Boomerang Nebula was created by a high-speed wind of gas and dust blowing from an aging central star at speeds of nearly 600,000 kilometers per hour. The rapid expansion has cooled molecules in the nebular gas to about one degree above absolute zero - colder than even the cosmic background radiation - making it the coldest known region in the distant Universe. Shining with light from the central star reflected by dust, the frigid Boomerang Nebula is believed to be a star or stellar system evolving toward the planetary nebula phase. This Hubble image was recorded using polarizing filters (analogous to polariod sunglasses) and color coded by the angle associated with the polarized light. The gorgeous result traces the small dust particles responsible for polarizing and scattering the light. The Boomerang Nebula spans about one light year and lies about 5,000 light years away toward the constellation Centaurus.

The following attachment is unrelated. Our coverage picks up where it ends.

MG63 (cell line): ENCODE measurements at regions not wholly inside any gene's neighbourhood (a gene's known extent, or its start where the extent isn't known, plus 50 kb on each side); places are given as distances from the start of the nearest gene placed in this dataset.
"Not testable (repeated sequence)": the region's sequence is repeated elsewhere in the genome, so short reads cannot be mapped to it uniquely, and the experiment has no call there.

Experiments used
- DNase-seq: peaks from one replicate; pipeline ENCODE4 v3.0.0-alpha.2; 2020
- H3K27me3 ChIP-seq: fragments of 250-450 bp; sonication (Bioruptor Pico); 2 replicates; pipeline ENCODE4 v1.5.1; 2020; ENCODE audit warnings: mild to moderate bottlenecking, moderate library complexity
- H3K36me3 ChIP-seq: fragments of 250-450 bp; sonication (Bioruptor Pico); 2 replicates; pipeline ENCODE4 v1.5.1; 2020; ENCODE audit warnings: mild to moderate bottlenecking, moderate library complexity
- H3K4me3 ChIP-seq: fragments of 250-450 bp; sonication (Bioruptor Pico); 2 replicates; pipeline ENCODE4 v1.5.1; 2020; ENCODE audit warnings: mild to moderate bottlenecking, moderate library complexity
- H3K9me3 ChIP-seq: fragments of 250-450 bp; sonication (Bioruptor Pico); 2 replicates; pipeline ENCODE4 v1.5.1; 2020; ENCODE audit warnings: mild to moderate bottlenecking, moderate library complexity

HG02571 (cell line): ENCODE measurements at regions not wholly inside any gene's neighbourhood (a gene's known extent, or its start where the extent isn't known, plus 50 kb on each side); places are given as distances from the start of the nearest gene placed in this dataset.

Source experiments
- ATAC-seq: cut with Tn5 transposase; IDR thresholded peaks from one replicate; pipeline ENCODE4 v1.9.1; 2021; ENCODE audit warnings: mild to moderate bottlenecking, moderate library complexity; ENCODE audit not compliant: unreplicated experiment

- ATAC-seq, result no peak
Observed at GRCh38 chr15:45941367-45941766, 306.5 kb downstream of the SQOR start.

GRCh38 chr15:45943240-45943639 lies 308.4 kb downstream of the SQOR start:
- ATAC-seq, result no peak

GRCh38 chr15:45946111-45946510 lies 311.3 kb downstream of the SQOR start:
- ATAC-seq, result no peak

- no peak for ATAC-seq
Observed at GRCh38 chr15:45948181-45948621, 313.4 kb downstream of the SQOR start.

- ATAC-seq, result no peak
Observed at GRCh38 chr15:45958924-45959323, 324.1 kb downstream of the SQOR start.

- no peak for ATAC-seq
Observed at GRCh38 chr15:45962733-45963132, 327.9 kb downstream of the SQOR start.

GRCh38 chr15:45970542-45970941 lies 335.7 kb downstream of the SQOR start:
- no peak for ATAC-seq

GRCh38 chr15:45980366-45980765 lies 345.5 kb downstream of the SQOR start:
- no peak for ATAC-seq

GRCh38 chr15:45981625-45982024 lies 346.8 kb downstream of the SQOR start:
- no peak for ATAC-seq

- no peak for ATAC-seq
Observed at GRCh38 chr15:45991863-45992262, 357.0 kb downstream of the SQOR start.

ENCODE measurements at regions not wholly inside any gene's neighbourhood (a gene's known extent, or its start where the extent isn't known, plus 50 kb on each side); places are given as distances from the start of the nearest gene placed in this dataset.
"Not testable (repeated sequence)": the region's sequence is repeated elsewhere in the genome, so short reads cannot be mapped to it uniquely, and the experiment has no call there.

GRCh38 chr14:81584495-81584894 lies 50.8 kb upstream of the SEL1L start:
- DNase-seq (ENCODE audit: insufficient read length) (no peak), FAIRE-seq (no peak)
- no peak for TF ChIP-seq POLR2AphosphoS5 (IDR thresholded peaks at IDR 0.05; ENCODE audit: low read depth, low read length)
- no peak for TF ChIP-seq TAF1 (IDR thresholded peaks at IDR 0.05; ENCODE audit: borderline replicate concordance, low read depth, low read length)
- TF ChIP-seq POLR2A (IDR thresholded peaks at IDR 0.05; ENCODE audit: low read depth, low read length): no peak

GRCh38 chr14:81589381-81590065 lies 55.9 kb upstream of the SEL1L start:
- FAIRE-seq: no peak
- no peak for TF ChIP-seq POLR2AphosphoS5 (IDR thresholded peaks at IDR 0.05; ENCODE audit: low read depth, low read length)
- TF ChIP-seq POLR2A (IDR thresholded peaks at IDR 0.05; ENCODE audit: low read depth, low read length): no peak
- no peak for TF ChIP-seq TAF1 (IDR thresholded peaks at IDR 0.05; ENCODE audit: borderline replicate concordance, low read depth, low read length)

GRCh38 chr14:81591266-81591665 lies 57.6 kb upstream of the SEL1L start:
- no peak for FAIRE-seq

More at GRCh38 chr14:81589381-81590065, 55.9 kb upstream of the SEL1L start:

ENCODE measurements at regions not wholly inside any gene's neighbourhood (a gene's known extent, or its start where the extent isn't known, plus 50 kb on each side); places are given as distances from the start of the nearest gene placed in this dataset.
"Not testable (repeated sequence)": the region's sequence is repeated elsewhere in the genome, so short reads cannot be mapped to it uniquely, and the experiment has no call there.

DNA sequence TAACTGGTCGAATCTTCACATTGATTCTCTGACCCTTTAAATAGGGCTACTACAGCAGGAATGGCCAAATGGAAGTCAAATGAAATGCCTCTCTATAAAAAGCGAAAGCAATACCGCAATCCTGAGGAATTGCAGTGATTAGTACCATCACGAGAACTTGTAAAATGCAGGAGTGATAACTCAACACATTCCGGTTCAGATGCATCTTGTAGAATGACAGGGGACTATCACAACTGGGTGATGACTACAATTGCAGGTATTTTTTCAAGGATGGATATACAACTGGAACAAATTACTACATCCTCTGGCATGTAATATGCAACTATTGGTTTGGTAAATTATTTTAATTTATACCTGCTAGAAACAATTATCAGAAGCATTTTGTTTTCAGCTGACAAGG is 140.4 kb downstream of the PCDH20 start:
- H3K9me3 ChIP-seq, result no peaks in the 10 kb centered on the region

APOD presents: Astronomy Pictures of the Year for 2007
NASA Web Site Statements, Warnings, and Disclaimers
NASA Official: Jay Norris. Specific rights apply.
A service of: LHEA at NASA / GSFC
& Michigan Tech. U.
Based on Astronomy Picture Of the Day
Publications with keywords: planetary nebula
Publications with words: planetary nebula